Watling Street, Towcester, Northants, NN12 6GX
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Mon-Sat: 9am-5:30pmCafe: 9am-5pm

Sunday: 10:30am-4:30pmCafe: 10:00am-4pm

The RSPB big garden bird watch is coming up at the end of this month, and you can make a difference wherever you are by getting involved in this fun and free activity. This helps the RSPB to collect important data which is then put towards future conservation strategies to help look after our precious and declining birdlife. Everyone and anyone can get involved, simply place yourself in your garden, local woodland, or park for an hour between 27th and 29th of January, watch the birds and count how many species land around you, then go online to the RSPB website and tell them what you’ve seen! Easy Peasy! We will leave a link at the bottom of this blog which will direct you to the RSPB website if you’re interested in getting involved.

Garden Birds, why should you help?

From the glooming desert vultures and the gigantic Atlantic albatross to our lyrical song thrushes and noisy woodland woodpeckers, birds have played an invaluable part in bringing balance to our ecosystems all over the world. The RSPB identifier list includes a whopping 405 species of bird said to be found here in the UK alone and some of those will be visiting your gardens right now.

Your garden birds are some of the best gardeners in the world and inviting them into your garden will make a world of difference. As well as pollinating plants and distribute seeds, they are great at pest control and tidying up your garden for their nests. When they aren’t gardening, they are stunning performers, proven in singing, dancing and aerial acrobatics.

As well as benefiting the birds, caring for them can have a tremendous impact on our own mental health. Studies show that caring for other living things greatly improve mantal health, reducing stress and increasing happiness.

Even the smallest birds in our garden make a big impact to the areas we live in.

Birds in decline

According to the RSBP, more birds than ever before are on the Red List. This list has grown up to 70 species long including some garden favourites such as the song thrush, lapwing, and house sparrow. Significant population growth and subsequent changes to land and agriculture have caused huge repercussions for our feathered friends and their natural habitats, with less natural resources available to them in the form of necessities like food and water.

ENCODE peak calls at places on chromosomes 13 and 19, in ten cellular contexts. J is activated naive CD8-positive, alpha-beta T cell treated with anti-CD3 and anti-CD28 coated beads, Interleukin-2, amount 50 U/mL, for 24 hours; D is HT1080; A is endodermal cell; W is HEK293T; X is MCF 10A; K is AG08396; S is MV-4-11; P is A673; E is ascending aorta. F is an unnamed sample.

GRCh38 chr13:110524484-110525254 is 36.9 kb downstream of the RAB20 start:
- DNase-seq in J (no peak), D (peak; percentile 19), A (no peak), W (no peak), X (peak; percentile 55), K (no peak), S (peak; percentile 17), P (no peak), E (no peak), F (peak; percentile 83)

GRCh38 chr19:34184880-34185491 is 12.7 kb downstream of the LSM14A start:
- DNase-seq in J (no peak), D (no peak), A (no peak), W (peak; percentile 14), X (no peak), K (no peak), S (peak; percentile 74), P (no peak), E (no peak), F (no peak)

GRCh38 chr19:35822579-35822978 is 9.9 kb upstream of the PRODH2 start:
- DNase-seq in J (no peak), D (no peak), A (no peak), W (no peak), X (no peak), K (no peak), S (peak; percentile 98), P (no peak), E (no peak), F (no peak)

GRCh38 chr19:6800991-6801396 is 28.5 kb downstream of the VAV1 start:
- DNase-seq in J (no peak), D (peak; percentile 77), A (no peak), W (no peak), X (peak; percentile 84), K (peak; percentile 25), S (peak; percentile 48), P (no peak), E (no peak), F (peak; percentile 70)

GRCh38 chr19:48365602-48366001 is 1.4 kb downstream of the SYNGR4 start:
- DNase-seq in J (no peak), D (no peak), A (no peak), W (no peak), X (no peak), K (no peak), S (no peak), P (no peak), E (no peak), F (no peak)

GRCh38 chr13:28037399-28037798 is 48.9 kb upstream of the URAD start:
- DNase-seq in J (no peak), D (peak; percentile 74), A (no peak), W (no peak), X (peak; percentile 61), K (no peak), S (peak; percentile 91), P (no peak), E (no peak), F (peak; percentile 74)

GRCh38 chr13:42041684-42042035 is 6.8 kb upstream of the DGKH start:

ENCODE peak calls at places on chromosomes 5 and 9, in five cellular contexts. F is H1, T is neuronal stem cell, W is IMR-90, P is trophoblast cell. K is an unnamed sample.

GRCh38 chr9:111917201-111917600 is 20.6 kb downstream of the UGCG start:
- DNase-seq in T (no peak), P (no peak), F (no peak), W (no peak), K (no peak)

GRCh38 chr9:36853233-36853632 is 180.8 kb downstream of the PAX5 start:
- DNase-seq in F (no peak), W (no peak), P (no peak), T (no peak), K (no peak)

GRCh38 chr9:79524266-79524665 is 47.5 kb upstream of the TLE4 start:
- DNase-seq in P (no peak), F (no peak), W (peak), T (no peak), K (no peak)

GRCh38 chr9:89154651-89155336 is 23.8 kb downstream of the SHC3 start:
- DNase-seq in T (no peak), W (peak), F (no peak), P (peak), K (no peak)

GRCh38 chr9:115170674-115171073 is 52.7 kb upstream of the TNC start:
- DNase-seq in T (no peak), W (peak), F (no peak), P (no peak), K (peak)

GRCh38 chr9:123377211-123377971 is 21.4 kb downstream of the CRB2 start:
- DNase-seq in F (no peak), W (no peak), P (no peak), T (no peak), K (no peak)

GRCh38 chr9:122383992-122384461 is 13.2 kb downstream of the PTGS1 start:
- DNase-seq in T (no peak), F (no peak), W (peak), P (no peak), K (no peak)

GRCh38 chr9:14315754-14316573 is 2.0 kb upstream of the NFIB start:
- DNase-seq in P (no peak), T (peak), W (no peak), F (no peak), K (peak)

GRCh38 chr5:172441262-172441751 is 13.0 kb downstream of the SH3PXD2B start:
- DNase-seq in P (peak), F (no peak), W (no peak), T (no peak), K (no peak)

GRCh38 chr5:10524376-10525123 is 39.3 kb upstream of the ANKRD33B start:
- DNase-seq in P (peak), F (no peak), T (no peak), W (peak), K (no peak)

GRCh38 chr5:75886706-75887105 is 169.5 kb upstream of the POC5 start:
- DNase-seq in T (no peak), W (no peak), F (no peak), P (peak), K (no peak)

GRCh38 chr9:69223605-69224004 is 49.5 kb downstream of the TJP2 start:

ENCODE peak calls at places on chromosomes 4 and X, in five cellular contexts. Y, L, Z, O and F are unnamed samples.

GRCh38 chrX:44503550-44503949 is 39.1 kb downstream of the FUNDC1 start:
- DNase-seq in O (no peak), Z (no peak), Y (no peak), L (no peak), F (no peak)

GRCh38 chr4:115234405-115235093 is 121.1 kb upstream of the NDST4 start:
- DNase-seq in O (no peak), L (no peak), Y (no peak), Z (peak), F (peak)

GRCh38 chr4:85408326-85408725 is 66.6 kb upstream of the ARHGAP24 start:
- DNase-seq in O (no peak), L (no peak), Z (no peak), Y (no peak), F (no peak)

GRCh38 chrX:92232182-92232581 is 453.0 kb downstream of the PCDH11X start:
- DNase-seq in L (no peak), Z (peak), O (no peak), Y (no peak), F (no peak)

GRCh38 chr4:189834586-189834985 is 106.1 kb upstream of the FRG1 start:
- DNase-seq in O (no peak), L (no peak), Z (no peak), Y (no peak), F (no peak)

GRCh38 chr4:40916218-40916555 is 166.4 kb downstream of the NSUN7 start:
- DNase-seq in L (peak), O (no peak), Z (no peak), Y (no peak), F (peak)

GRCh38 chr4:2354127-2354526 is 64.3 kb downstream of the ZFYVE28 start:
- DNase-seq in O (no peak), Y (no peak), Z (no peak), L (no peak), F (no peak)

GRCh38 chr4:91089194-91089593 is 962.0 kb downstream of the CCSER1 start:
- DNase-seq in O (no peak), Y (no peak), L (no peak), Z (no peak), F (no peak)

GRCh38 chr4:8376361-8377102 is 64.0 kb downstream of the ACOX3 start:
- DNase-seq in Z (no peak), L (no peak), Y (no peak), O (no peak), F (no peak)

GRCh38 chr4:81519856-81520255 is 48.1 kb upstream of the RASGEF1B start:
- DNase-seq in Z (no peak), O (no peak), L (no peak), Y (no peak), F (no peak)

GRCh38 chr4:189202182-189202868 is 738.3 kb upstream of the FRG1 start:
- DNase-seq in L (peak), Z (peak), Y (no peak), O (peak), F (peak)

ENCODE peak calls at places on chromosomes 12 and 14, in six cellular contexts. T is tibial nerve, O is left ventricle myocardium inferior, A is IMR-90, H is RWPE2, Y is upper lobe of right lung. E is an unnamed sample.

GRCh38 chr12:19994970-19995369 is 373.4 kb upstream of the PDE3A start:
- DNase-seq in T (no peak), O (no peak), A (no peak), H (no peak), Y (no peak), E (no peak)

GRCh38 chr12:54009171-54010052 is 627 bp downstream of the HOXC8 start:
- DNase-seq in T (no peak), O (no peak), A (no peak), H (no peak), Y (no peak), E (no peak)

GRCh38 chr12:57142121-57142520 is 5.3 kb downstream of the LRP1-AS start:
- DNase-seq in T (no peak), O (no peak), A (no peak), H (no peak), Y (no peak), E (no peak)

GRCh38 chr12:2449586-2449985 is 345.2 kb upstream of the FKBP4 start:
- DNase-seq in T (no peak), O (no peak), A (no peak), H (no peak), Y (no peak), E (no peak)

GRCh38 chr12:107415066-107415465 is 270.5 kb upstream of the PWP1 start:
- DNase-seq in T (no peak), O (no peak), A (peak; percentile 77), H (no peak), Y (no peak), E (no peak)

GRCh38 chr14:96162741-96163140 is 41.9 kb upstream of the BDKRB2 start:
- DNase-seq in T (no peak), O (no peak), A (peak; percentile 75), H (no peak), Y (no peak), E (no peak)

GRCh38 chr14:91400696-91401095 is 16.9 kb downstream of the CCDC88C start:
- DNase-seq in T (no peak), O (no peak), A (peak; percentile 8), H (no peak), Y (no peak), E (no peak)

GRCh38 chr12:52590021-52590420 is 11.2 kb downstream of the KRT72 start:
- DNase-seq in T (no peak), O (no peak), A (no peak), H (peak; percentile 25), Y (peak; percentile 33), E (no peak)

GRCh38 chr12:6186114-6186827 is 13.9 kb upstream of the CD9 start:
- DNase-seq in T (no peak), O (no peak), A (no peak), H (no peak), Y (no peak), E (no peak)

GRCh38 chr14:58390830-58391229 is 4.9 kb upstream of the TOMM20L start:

It isn’t all doom and gloom however as conservation efforts are improving statistics and we can all do our bit to create a safe space for wildlife.

Creating an environment for wildlife to thrive in

A wildlife friendly garden is budding with natural resources for birds and other critters. Creating a balanced eco-system in your garden with insect friendly plants, wildflowers and shrubs will see more birds frequenting your garden and nesting there. Moving away from faux grass, patios and other artificial materials will make the biggest difference in your garden as these remove entire resources when implemented.

There are other easy steps you can take in making your garden more bird and wildlife friendly; trees, shrubs and climbing plants can be put in gardens of all sizes as they offer a place of shelter and natural nesting sites. The RSPB advise that native hedges are best, with the most ideal being – hawthorn, beech, spindle, blackthorn, hazel, holly, field maple, buckthorn. Sunflowers, teasels, shrub roses, guelder roses, cotoneaster, rowan, honeysuckle, and ivy are also great at attracting birds as they produce food.